Still hoping that the Howard County Board of Education will not build an elementary school next to a former landfill, the Maryland PTA is asking for the governor's help to make it harder for districts to choose potentially unsafe sites for new schools.
State PTA members Wanda Hurt and Lisa Breece sent a letter yesterday to Gov. Parris N. Glendening's office, asking him to support the parents' organization in its efforts.
"Most of this came about because of the northeast elementary school site," said Hurt, vice president for legislation for the Maryland PTA. "I was at a meeting and someone said we have no state guidelines on the siting of schools, on where to put them. And I thought, 'Well, that's terrible.' "
The Howard County school district has proposed building the county's 38th elementary school on a donated parcel adjacent to the former New Cut landfill in Ellicott City. Engineers have discovered potentially harmful levels of methane gas and other contaminants on the site, but have assured district officials that the property still is viable.
Parents and community members have expressed concern about the hazards that could exist or develop at the site, and school board members have said they will not vote to approve the property until they are sure it is safe for children.
But, Hurt said, that's not enough for the Maryland PTA, which has about 242,000 members.
"That site may be, by today's standards, safe, but by tomorrow's standards, not safe," Hurt said. "We need guidelines on where we put these schools."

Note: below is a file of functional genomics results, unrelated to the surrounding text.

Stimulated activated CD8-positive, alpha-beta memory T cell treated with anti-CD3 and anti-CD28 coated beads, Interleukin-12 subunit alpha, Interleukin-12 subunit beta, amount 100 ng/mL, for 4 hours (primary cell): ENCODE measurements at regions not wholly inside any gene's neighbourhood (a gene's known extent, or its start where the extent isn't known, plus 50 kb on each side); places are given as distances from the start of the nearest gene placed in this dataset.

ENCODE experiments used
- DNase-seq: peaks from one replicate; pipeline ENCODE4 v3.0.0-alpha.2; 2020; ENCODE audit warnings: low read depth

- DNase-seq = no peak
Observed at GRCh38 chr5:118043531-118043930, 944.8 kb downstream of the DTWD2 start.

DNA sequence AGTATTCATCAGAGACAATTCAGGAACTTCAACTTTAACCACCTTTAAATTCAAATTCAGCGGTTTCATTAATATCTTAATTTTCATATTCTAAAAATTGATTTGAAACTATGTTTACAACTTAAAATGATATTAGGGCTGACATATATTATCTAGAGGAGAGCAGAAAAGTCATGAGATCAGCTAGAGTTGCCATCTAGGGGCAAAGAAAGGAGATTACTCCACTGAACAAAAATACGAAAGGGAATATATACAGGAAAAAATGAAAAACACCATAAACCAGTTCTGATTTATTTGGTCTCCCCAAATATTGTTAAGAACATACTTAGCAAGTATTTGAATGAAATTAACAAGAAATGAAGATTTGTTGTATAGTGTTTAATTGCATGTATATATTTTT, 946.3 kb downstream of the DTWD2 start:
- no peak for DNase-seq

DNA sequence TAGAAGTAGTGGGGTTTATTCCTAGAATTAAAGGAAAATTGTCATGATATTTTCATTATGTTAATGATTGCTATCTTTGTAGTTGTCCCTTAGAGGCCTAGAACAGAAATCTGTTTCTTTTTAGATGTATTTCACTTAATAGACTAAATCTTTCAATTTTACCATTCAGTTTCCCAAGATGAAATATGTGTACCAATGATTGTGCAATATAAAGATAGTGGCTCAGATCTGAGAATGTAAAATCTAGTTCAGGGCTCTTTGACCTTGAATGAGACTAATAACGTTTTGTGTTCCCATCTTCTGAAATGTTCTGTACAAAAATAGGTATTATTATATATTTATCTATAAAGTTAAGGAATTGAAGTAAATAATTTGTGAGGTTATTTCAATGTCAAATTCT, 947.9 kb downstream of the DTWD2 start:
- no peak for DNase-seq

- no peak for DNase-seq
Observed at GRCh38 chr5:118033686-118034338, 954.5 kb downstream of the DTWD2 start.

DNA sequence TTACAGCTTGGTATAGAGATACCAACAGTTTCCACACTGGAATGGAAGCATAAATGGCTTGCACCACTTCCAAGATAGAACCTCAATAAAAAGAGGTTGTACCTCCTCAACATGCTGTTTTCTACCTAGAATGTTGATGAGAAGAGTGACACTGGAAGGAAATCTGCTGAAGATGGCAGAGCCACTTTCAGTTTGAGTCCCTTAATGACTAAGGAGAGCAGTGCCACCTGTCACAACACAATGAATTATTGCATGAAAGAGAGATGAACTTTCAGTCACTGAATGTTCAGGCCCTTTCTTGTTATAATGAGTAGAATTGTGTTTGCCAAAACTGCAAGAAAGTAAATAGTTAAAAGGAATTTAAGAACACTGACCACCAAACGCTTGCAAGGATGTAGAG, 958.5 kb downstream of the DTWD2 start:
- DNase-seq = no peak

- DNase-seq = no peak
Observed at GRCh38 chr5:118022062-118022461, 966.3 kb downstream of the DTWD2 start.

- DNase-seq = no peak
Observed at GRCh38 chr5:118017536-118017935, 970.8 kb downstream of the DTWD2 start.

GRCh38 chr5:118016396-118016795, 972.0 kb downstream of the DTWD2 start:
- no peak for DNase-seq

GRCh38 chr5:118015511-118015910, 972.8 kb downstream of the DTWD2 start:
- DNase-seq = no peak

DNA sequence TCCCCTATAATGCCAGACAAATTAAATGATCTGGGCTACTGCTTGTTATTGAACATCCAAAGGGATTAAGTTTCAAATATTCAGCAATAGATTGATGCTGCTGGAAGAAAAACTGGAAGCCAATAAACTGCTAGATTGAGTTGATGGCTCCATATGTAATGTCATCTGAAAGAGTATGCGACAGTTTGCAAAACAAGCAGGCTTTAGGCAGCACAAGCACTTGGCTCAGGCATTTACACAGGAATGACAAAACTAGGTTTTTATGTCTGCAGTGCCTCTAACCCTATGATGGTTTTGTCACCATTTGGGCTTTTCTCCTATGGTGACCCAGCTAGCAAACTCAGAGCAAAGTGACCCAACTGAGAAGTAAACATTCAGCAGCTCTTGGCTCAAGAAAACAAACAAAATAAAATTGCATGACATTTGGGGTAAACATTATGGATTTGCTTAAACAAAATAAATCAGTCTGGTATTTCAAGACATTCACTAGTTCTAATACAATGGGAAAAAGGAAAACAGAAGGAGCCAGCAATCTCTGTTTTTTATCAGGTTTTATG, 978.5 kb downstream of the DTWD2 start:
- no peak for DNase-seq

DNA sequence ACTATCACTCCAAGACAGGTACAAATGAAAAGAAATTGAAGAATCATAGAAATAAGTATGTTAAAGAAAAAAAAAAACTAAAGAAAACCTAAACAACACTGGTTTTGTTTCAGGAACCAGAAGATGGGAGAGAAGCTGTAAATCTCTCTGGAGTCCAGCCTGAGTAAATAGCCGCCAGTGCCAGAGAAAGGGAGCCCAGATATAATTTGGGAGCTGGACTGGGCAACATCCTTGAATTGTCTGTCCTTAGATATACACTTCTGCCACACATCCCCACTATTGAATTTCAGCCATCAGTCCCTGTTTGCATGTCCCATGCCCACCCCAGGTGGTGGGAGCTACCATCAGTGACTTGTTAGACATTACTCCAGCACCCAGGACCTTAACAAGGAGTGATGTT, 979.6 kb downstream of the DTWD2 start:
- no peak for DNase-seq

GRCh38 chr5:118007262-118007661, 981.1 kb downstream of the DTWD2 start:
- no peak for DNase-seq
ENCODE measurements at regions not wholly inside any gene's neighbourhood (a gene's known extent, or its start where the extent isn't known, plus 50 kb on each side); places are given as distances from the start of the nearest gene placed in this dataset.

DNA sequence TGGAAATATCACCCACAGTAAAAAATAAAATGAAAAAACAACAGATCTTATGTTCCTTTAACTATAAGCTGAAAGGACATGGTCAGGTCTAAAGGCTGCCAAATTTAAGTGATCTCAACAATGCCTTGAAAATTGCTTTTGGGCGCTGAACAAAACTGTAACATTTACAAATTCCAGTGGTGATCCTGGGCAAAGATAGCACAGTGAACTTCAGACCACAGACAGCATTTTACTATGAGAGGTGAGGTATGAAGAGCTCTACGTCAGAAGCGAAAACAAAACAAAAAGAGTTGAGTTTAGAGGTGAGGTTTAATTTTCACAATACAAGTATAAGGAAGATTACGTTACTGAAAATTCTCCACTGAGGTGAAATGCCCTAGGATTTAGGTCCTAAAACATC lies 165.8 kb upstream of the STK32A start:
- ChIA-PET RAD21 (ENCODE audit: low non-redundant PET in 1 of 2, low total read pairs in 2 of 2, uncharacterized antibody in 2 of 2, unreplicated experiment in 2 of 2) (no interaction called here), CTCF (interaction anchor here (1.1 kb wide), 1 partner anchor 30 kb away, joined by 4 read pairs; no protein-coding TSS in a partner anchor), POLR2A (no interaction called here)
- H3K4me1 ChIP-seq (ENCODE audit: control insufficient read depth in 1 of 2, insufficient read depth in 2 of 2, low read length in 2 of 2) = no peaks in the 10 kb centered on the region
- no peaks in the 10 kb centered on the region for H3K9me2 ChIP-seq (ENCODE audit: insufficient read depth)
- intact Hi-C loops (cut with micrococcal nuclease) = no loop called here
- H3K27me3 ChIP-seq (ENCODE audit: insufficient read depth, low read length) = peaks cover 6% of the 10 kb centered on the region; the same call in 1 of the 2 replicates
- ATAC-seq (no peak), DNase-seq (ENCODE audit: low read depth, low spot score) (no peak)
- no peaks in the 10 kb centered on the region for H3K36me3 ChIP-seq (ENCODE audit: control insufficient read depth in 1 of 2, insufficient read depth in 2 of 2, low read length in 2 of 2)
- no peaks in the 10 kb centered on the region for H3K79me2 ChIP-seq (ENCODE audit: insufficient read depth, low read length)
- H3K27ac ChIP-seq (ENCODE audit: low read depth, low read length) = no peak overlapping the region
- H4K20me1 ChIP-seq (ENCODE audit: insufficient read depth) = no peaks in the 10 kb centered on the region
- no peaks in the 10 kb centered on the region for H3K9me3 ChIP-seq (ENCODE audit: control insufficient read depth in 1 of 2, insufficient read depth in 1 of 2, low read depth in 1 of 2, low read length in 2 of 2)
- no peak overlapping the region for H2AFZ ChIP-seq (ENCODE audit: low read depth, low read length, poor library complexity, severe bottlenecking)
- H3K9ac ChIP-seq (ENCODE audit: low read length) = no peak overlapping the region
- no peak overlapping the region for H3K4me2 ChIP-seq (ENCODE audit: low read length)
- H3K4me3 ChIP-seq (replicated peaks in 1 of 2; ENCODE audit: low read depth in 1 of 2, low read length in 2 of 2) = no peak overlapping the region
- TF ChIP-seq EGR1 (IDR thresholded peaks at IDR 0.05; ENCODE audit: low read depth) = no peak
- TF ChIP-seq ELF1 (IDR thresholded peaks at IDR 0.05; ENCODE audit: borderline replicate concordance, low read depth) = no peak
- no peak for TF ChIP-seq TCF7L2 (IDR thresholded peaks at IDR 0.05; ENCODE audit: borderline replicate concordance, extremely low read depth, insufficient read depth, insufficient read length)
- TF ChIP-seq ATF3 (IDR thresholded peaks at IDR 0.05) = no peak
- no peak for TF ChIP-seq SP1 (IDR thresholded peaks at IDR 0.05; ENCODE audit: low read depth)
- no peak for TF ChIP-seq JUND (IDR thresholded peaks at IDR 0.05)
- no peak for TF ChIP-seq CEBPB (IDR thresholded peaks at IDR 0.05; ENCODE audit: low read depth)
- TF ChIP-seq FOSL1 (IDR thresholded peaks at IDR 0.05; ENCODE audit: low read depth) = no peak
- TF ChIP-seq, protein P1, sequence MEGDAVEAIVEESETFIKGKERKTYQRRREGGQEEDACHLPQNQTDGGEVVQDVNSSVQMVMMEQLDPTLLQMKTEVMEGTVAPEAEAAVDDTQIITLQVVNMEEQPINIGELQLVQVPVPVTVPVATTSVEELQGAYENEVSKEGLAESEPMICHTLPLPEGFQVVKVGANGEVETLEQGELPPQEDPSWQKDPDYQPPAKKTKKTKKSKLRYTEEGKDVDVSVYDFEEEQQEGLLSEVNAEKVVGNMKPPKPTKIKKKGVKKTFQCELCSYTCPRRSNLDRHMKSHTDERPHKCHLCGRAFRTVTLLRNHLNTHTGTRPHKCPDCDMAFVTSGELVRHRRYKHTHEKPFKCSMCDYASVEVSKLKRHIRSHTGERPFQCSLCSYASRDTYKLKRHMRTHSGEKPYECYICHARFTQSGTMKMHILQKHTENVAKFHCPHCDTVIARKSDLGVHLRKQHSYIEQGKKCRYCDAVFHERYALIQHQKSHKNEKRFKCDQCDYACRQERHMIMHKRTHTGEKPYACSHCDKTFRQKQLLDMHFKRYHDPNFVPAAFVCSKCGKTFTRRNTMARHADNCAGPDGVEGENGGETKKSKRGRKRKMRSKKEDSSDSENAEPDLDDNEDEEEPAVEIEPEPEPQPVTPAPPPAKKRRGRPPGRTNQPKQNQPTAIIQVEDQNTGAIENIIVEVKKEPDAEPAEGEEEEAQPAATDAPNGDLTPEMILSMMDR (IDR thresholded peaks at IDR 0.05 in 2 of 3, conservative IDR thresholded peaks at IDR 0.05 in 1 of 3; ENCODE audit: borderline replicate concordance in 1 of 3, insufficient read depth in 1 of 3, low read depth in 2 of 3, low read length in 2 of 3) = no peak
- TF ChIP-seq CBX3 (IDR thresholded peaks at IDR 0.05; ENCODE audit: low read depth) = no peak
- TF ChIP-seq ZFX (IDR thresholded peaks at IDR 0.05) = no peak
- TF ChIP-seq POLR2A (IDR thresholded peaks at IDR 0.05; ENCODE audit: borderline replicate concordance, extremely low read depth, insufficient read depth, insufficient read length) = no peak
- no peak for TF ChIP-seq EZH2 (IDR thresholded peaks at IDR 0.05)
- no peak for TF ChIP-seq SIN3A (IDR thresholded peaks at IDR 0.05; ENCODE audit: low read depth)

Hurt - who essentially is a lobbyist for the Maryland PTA - plans to try to use the governor's backing to push for a bill to establish guidelines for school sites in the next legislative session.
She said she has senators and delegates in mind to approach about introducing the legislation, regulations or policies.
"So when we go forward, if we have the governor's support, that will really help us," Hurt said. "I don't think we need him to come testify or anything. If we even get a letter from him, that'll be great."
National PTA guidelines suggest that schools should be free of health, safety and environmental hazards, Hurt said. But only one state, Michigan, has legislation backing that. In Michigan, schools cannot be built less than 1,000 yards from a landfill, Hurt said.
"Even with all the research that's being done about that site in Howard County there's still not a whole lot of information," said Breece, safety and environment chair of the Maryland PTA. "The lack of information about what's in these landfills - because they don't have a clue - kind of makes you concerned."
Breece said that just because land is becoming scarce because of development doesn't mean school districts should accept just any site for a school, even if it's needed as badly as the one in Howard's severely crowded northeast area.
"The land around us is diminishing because they're building so much, so the only thing that's left over is property that people don't want," Breece said. "Well, we don't want second-best for our kids. We want them to be safe and healthy."
Hurt said she and Debbie Bostian, president of the Maryland PTA, plan to arrange a meeting with Glendening after he receives the letter.
"Let's start looking at where we put our schools and try to make them as safe as we can for our children," she said.